In this photo taken at my niece’s outdoor wedding, while the bride and her friends look quite lovely in colour, there is a lot of stuff going on around and behind them, some of it in strong primary colours. The result is a busy composition, which has the unwanted effect of robbing attention away from the three pretty faces in this impromptu portrait. While most photos benefit from a little cropping, in this case it would not eliminate the red lanterns above their heads, nor the blue tent awning. The middle woman’s yellow sash also interacts with the other colours, making them even more prominent. This is a classic case where converting to monochrome makes all the difference in the world, and combined with a little cropping, the shift in focus is directed to right where it needs to be – on their smiling faces.

I was asked today if my camera has a monochrome setting, and whether I use it. Yes it does, and no I don’t use it. Professionals suggest that you always shoot in colour, and make the decision later during post-editing. This makes sense because just as some photos are more impressive in black and white, others don’t work as well and actually NEED to be in colour. This is what I’ve been studying and practicing all summer, and the results have taken my work to a whole new level.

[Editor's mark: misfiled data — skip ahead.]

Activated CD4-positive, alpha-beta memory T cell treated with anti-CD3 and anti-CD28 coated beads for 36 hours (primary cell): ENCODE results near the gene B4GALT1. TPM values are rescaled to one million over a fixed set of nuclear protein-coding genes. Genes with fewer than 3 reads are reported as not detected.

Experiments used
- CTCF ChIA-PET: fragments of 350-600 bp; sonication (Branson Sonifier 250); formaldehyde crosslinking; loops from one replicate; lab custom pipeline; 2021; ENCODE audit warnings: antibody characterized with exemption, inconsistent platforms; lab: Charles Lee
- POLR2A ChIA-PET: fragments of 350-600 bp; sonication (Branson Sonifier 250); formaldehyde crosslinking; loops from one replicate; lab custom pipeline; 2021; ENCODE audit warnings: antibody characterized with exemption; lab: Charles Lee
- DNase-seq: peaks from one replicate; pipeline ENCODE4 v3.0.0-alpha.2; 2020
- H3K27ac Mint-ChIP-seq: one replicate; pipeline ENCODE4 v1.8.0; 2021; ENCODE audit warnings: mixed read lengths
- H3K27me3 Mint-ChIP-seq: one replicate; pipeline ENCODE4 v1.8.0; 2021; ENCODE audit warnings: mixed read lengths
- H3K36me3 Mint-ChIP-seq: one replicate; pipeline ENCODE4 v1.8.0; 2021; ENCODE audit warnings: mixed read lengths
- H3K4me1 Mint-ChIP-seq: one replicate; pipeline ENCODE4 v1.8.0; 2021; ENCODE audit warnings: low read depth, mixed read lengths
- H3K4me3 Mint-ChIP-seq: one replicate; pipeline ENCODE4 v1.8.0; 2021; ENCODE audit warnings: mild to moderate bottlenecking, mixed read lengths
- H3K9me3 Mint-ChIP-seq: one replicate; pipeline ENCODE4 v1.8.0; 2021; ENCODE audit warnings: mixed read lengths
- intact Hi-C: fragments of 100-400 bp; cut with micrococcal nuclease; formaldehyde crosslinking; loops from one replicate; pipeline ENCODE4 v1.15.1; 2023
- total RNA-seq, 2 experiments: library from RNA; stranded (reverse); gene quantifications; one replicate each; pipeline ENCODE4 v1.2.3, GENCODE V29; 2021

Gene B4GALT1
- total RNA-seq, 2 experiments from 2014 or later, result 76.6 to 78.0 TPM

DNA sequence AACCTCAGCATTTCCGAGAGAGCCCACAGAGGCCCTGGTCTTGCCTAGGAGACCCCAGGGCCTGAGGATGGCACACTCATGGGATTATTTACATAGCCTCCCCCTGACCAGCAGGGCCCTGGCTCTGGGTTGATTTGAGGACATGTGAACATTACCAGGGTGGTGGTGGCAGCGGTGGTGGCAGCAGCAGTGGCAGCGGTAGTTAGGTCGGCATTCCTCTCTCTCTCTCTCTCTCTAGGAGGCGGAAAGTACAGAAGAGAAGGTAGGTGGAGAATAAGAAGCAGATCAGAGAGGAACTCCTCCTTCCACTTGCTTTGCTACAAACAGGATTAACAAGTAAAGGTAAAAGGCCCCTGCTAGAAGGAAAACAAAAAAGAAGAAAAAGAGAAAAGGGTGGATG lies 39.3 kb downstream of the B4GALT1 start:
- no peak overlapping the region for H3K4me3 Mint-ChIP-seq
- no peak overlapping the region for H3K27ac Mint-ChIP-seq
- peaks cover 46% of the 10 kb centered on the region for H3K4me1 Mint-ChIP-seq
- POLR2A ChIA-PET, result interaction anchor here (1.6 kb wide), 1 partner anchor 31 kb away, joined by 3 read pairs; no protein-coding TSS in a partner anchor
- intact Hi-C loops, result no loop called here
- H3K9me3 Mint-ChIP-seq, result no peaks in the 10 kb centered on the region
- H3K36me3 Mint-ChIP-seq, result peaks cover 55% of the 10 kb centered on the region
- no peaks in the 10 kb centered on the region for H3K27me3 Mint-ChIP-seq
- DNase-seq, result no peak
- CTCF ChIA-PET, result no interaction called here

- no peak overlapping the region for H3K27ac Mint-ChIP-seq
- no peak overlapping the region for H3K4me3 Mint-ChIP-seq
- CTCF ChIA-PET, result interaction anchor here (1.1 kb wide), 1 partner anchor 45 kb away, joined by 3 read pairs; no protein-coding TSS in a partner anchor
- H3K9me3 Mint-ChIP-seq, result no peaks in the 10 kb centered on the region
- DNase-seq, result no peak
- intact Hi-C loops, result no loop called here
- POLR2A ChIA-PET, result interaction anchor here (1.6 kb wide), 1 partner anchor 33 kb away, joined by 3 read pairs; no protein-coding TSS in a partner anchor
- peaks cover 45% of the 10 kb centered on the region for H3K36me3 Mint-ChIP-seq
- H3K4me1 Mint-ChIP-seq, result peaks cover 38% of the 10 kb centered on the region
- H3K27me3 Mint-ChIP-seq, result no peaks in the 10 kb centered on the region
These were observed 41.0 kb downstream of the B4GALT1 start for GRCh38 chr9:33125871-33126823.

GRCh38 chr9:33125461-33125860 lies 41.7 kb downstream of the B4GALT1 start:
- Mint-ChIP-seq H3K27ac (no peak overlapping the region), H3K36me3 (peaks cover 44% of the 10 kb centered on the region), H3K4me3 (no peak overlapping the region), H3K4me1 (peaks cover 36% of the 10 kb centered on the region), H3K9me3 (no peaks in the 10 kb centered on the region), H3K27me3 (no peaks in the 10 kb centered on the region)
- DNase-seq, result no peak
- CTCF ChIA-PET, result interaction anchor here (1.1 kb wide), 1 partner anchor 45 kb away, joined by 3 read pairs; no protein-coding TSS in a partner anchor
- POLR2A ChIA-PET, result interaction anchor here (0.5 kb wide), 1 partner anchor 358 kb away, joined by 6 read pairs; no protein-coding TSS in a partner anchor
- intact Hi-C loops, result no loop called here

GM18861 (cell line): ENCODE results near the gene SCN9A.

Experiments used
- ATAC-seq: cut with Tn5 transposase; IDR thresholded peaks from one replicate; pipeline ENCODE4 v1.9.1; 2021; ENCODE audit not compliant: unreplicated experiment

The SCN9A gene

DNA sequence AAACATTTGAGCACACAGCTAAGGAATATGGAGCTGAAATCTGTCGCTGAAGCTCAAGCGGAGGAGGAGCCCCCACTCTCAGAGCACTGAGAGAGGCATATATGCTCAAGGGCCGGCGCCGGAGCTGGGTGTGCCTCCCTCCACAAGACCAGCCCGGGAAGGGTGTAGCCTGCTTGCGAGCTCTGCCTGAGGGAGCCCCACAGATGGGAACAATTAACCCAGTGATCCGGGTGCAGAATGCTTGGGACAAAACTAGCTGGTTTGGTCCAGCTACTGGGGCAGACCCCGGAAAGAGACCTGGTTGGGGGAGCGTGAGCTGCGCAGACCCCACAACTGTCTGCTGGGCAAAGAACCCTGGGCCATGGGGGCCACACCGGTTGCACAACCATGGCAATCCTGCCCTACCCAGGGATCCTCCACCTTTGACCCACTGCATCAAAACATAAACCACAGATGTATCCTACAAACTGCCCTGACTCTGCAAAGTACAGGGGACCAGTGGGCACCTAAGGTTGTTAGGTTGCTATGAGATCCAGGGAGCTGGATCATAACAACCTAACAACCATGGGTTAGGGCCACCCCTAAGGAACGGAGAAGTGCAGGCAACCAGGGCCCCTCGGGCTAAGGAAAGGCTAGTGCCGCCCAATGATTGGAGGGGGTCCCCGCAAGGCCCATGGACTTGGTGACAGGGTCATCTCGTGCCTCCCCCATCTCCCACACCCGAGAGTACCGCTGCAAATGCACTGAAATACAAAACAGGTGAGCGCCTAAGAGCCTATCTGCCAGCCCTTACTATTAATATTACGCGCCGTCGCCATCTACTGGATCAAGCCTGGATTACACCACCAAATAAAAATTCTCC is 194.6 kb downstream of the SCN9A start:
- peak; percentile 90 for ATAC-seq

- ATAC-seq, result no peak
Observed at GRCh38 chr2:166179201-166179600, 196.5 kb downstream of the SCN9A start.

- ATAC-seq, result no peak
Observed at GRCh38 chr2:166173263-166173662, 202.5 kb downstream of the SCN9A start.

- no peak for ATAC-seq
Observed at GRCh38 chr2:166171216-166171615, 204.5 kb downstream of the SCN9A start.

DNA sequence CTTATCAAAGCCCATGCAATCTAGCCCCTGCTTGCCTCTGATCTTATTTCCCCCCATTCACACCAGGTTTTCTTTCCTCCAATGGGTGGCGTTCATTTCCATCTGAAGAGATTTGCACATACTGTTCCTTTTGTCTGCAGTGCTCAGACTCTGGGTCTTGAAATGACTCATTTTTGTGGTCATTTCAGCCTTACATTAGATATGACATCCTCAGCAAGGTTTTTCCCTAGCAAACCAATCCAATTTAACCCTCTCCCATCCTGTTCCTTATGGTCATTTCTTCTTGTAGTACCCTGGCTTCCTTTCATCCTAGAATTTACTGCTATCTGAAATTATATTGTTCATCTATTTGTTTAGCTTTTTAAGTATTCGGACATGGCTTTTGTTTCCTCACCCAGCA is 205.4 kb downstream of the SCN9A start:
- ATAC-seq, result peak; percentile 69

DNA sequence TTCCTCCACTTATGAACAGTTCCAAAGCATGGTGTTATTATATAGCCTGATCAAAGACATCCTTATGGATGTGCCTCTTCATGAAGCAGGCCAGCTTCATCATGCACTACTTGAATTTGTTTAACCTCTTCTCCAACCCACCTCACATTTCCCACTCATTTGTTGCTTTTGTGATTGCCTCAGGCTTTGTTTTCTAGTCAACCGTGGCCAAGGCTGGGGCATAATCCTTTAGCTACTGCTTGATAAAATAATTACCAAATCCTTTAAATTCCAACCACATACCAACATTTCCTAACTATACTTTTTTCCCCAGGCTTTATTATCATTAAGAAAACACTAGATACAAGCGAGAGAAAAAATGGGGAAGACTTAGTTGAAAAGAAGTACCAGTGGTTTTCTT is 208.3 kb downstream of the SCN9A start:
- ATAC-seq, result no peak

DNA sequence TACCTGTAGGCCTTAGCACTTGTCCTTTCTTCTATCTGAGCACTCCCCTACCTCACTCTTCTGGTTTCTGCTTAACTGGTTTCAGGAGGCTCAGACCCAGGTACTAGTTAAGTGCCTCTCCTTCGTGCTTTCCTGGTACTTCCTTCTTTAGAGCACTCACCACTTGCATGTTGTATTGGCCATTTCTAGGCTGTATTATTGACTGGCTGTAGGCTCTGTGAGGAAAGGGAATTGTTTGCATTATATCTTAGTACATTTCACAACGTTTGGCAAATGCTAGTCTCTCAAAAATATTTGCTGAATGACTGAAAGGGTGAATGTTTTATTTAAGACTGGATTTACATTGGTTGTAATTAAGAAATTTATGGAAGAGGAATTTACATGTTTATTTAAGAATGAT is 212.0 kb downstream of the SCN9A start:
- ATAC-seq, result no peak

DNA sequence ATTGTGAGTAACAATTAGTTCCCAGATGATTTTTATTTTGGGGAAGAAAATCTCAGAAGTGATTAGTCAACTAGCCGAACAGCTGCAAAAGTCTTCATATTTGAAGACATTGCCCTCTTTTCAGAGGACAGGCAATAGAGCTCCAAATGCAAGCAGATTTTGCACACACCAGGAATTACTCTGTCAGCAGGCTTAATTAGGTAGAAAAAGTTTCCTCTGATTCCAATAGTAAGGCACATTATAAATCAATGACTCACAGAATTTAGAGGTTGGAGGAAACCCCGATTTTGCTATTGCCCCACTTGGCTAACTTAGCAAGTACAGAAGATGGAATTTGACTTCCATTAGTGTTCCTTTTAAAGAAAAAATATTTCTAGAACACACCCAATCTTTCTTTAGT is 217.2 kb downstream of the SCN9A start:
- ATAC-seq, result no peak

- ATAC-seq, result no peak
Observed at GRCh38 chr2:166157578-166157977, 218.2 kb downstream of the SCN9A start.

Questions to ask yourself when assessing a photo:

  • What is the most important thing about this photo?
  • What should be emphasized?
  • What should be de-emphasized?
  • Will cropping help to eliminate extraneous objects or people that are distracting from the intended subject of the photo?
  • Am I following the rule of thirds?
  • Are there simple colour harmonies enhancing the composition, or crazy random colours everywhere undermining the focal point and subject of the photo? (Note: sometimes it’s just one harsh colour off to the side that’s throwing everything off.)
  • Would converting to monochrome make this photo really pop? Try it. If it’s not working, switch it back to colour.

Because my background is in fine art, and I’ve studied colour theory and the elements and principles of design, I know that it’s an advantage for me where photography and photo-editing are concerned. Still with a little knowledge, and a discriminating eye, anyone can aspire to make their photos the very best that they can be!

In closing, I would like to add that photographers using older, traditional materials and methods (developing photos in chemical baths in the darkroom) utilized many techniques to improve their final results. They played with contrast, dodged or burned areas in order to compensate for over or under-exposure, and had a variety of darkroom tricks to make their images great. Today’s professional photographers use photo-editing software (digital darkrooms) such as Adobe’s Lightroom or Apple’s Aperture to accomplish the same thing and more. The magic is indeed alive and well in today’s digital world, and I love it!

While this post has focused primarily on situational portraits, my previous post examines the monochrome landscape.

I would love to hear about your work, challenges, and triumphs in photography, so please feel free to leave a comment! ML